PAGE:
About two years ago, one of the most striking albums I’d heard in a long time slid across my desk in the form of Robyn Ludwick’s Out of These Blues. The narrative I took in reviewing the album was that of Robyn’s artistic triumph in the shadow of her brothers (Bruce and Charlie Robison). Well, more recently, I was confronted with a female artist reaching for the limelight from underneath longer casted shadows than that of the brothers Robison. That artist is Holly Williams. Daughter of Bocephus, granddaughter of Hank. Half sister of Hank III.
After enduring a major label enslavement, Williams bounced around as a young artist trying to find her voice and displaying glimmers of greatness on two uneven major releases. On The Highway, Williams calls Charlie Peacock of The Civil Wars fame to the producer’s chair and proceeds to unleash eleven tracks of honest, heartbreaking country music with enough Americana flourishes to remain hip.
The album bursts out of the gate with the breathtaking lead single, “Drinkin’ “. A classic cheating song delivered in such a unique, powerful manner that it will stick with you for hours upon each listen. Williams singing voice is striking and strong and seems to fill each nuance and syllable of each track with enough emotion to fuel 10,000 heartbreaks. The production never gets in the way of this superior collection of songs. Instead, it works as all production should…it supports each song without overpowering or dominating the entire affair. “Railroads” is what marks the album’s most upbeat song is the offbeat tale of a wrecked family that hid their skeletons in the closet behind the cloak of religion. Lines such as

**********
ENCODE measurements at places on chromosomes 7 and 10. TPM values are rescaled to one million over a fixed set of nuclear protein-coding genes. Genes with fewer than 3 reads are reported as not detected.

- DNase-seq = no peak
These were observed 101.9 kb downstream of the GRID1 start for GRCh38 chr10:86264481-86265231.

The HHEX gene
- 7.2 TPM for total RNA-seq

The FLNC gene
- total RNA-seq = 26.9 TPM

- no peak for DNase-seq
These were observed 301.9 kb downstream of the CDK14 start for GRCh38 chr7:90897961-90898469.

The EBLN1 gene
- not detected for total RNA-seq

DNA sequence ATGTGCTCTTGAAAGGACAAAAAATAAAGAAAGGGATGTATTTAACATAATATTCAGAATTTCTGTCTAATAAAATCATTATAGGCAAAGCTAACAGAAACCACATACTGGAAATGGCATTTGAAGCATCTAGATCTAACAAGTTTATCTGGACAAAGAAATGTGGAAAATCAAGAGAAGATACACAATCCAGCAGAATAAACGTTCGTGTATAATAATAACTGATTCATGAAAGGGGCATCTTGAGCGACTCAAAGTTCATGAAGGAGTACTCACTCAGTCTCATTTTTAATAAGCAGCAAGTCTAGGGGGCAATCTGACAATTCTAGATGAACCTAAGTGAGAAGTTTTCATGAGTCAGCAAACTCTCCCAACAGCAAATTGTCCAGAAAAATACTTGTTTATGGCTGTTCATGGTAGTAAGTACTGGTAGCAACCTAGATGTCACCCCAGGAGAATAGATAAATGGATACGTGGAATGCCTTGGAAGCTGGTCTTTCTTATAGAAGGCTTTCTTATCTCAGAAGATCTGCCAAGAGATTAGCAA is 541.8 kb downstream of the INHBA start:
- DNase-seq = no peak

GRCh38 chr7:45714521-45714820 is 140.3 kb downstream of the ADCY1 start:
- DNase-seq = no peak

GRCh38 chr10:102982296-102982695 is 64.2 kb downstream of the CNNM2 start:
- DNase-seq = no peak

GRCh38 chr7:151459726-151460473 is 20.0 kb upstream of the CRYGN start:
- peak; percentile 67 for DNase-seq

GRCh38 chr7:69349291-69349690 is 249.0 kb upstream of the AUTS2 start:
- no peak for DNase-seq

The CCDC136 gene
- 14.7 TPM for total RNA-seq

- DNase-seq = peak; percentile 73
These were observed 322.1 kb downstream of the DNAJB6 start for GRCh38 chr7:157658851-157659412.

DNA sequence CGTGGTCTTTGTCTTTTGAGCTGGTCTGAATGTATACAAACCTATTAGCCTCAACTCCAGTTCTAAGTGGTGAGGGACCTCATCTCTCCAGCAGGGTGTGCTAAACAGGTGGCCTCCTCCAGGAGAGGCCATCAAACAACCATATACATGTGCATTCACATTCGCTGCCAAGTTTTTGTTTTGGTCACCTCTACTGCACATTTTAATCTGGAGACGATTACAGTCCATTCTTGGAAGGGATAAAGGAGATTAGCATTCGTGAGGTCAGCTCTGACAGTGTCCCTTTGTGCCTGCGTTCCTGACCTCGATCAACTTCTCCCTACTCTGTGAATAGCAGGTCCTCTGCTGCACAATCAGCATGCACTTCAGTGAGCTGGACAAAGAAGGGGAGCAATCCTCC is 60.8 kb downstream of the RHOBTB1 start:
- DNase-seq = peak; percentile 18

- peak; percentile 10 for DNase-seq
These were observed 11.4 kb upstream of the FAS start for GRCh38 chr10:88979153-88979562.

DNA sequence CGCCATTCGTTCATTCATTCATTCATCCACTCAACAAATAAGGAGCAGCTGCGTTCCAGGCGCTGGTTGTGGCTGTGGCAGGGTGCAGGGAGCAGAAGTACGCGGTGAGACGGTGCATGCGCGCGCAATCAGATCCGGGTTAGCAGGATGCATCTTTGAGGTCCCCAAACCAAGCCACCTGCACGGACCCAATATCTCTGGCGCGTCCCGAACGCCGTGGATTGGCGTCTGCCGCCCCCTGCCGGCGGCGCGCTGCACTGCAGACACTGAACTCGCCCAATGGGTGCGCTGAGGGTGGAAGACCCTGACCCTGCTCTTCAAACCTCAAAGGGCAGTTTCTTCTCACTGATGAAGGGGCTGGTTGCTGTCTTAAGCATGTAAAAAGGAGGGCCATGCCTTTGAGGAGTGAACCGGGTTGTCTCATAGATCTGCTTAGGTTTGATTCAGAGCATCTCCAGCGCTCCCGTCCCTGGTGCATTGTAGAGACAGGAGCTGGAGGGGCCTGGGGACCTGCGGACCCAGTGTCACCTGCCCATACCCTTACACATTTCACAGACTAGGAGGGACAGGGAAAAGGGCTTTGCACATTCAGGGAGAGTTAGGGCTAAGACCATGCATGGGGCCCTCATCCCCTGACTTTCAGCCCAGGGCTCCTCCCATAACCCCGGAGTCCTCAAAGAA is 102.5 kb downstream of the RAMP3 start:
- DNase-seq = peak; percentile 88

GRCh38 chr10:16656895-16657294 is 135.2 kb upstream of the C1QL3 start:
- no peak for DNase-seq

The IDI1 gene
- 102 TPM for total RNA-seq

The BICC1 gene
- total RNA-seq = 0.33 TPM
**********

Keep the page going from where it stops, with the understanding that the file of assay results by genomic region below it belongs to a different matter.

Well I used to pray to Jesus but I done backslid
Carrying the burdens of a preacher’s kid
bring to mind Evan Felker’s finest work with lines like “I never knew I’d be the boy who your mama warned you about…” but with a lot more emotional weight within the context of the song. And, if somebody’s released a better heartbroken song than “Happy” in 2013, I’ve yet to hear it.
The aching with which Williams emotes the title track reminds of the best work from Will Hoge. A non-cliche’d look at a musician’s life on the road, this is the type of song that used to make country radio unique before it turned into a rural infomercial of bad stereotypes. The album closes with the gutwrenchingly bittersweet “Waiting on June”, the tale of a loving couple that has evolved from young, passionate lovers to sleeping in different single beds at the nursing home. This entire album is brutally honest and absolutely beautiful. The Highway isn’t simply an Americana record, certainly not a Texas record, sadly couldn’t even be referred to as country by most modern definitions…but the one label it deserves is brilliant.